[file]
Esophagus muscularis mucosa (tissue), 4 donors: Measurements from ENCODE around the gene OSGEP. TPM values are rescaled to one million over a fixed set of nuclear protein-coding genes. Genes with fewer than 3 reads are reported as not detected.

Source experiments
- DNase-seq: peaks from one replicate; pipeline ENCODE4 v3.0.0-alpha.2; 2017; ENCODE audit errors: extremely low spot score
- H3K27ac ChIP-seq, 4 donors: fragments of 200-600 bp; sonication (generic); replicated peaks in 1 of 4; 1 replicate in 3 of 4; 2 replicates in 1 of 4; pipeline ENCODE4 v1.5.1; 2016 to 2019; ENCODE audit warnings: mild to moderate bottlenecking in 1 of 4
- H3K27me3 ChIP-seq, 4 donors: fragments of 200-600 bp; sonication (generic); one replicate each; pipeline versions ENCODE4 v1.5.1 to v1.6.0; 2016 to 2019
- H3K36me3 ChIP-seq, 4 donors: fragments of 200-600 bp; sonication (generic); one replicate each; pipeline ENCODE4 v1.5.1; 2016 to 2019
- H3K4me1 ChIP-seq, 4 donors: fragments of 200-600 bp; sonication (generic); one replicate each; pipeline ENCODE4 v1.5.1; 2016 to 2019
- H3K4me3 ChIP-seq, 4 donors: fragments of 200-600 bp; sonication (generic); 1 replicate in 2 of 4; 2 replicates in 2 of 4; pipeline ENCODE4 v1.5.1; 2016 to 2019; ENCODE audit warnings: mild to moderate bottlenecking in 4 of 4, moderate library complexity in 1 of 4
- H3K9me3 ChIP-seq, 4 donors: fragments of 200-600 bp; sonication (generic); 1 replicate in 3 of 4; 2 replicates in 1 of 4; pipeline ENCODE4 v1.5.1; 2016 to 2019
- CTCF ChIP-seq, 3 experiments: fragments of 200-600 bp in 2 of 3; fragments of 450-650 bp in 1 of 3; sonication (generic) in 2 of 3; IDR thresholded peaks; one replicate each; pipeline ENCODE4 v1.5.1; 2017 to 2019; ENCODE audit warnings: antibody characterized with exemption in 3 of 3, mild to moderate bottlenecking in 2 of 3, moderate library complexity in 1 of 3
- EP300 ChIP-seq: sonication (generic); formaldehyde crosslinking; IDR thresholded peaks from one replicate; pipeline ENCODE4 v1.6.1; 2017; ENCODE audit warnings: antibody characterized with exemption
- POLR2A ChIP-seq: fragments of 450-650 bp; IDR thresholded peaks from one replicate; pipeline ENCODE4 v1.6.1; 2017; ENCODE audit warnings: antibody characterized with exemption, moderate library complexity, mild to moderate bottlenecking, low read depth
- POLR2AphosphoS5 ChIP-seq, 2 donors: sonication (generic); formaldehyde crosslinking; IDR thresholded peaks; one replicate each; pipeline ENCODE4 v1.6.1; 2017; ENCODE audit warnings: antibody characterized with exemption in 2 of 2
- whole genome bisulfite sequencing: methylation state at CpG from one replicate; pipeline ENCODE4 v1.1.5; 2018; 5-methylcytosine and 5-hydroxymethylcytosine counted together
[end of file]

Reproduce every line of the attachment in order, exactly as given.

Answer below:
Esophagus muscularis mucosa (tissue), 4 donors: Measurements from ENCODE around the gene OSGEP. TPM values are rescaled to one million over a fixed set of nuclear protein-coding genes. Genes with fewer than 3 reads are reported as not detected.

Source experiments
- DNase-seq: peaks from one replicate; pipeline ENCODE4 v3.0.0-alpha.2; 2017; ENCODE audit errors: extremely low spot score
- H3K27ac ChIP-seq, 4 donors: fragments of 200-600 bp; sonication (generic); replicated peaks in 1 of 4; 1 replicate in 3 of 4; 2 replicates in 1 of 4; pipeline ENCODE4 v1.5.1; 2016 to 2019; ENCODE audit warnings: mild to moderate bottlenecking in 1 of 4
- H3K27me3 ChIP-seq, 4 donors: fragments of 200-600 bp; sonication (generic); one replicate each; pipeline versions ENCODE4 v1.5.1 to v1.6.0; 2016 to 2019
- H3K36me3 ChIP-seq, 4 donors: fragments of 200-600 bp; sonication (generic); one replicate each; pipeline ENCODE4 v1.5.1; 2016 to 2019
- H3K4me1 ChIP-seq, 4 donors: fragments of 200-600 bp; sonication (generic); one replicate each; pipeline ENCODE4 v1.5.1; 2016 to 2019
- H3K4me3 ChIP-seq, 4 donors: fragments of 200-600 bp; sonication (generic); 1 replicate in 2 of 4; 2 replicates in 2 of 4; pipeline ENCODE4 v1.5.1; 2016 to 2019; ENCODE audit warnings: mild to moderate bottlenecking in 4 of 4, moderate library complexity in 1 of 4
- H3K9me3 ChIP-seq, 4 donors: fragments of 200-600 bp; sonication (generic); 1 replicate in 3 of 4; 2 replicates in 1 of 4; pipeline ENCODE4 v1.5.1; 2016 to 2019
- CTCF ChIP-seq, 3 experiments: fragments of 200-600 bp in 2 of 3; fragments of 450-650 bp in 1 of 3; sonication (generic) in 2 of 3; IDR thresholded peaks; one replicate each; pipeline ENCODE4 v1.5.1; 2017 to 2019; ENCODE audit warnings: antibody characterized with exemption in 3 of 3, mild to moderate bottlenecking in 2 of 3, moderate library complexity in 1 of 3
- EP300 ChIP-seq: sonication (generic); formaldehyde crosslinking; IDR thresholded peaks from one replicate; pipeline ENCODE4 v1.6.1; 2017; ENCODE audit warnings: antibody characterized with exemption
- POLR2A ChIP-seq: fragments of 450-650 bp; IDR thresholded peaks from one replicate; pipeline ENCODE4 v1.6.1; 2017; ENCODE audit warnings: antibody characterized with exemption, moderate library complexity, mild to moderate bottlenecking, low read depth
- POLR2AphosphoS5 ChIP-seq, 2 donors: sonication (generic); formaldehyde crosslinking; IDR thresholded peaks; one replicate each; pipeline ENCODE4 v1.6.1; 2017; ENCODE audit warnings: antibody characterized with exemption in 2 of 2
- whole genome bisulfite sequencing: methylation state at CpG from one replicate; pipeline ENCODE4 v1.1.5; 2018; 5-methylcytosine and 5-hydroxymethylcytosine counted together